Agnes S. Dix, of Fort Collins, Colorado, died peacefully at home, surrounded by family, on February 27, 2009 after a long battle with liver disease. Agnes was born May 3, 1928, in Washington, DC. She grew up in Washington, and graduated from Holy Cross Academy there. In 1950, Agnes earned a BA in Art at The Catholic University of America in Washington, where she met her future husband, Ralph Leo Dix, when a friend asked Agnes to tutor a science major struggling with French. They were married in 1951 and moved to Madison, Wisconsin where Ralph pursued graduate work in botany and Agnes did design and display work for area department stores. Agnes’s career reflected her interest in art and education, but she was, first and foremost, an artist. She was a lifelong ceramicist, print maker and painter. Her friends and family long cherished her annual handmade Christmas cards, complete with a personal note. When Ralph’s academic career took the Dixes to Marquette University, Agnes taught high school art in Milwaukee,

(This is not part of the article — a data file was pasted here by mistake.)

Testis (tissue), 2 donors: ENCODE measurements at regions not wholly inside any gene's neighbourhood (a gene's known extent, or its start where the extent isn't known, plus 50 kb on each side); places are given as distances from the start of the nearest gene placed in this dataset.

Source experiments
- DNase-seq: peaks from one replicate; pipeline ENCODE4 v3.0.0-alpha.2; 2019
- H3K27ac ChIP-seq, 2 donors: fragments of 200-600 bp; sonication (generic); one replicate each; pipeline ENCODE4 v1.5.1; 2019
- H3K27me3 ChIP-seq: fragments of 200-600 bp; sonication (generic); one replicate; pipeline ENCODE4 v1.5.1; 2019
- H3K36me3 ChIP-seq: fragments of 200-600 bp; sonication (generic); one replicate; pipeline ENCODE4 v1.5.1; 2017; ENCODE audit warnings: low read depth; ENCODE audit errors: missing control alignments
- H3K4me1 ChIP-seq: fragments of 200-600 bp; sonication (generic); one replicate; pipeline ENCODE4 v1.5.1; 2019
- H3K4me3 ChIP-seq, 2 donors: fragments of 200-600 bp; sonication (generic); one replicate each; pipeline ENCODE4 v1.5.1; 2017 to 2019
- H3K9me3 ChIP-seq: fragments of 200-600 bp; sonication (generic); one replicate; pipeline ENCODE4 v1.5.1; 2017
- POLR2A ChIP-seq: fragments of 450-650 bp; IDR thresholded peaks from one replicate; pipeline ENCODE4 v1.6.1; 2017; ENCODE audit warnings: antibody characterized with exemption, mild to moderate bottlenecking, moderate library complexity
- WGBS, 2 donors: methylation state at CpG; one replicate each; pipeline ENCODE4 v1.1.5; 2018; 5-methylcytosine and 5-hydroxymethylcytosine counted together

Tom Jakubowski tomjakubowski
|JRM's Syntax-rules Primer for the Merely Eccentric|
|In learning to write Scheme macros, I have noticed that it is easy to|
|find both trivial examples and extraordinarily complex examples, but|
|there seem to be no intermediate ones. I have discovered a few tricks|
|in writing macros and perhaps some people will find them helpful.|
|The basic purpose of a macro is *syntactic* abstraction. As functions|
|allow you to extend the functionality of the underlying Scheme|
|language, macros allow you to extend the syntax. A well designed|
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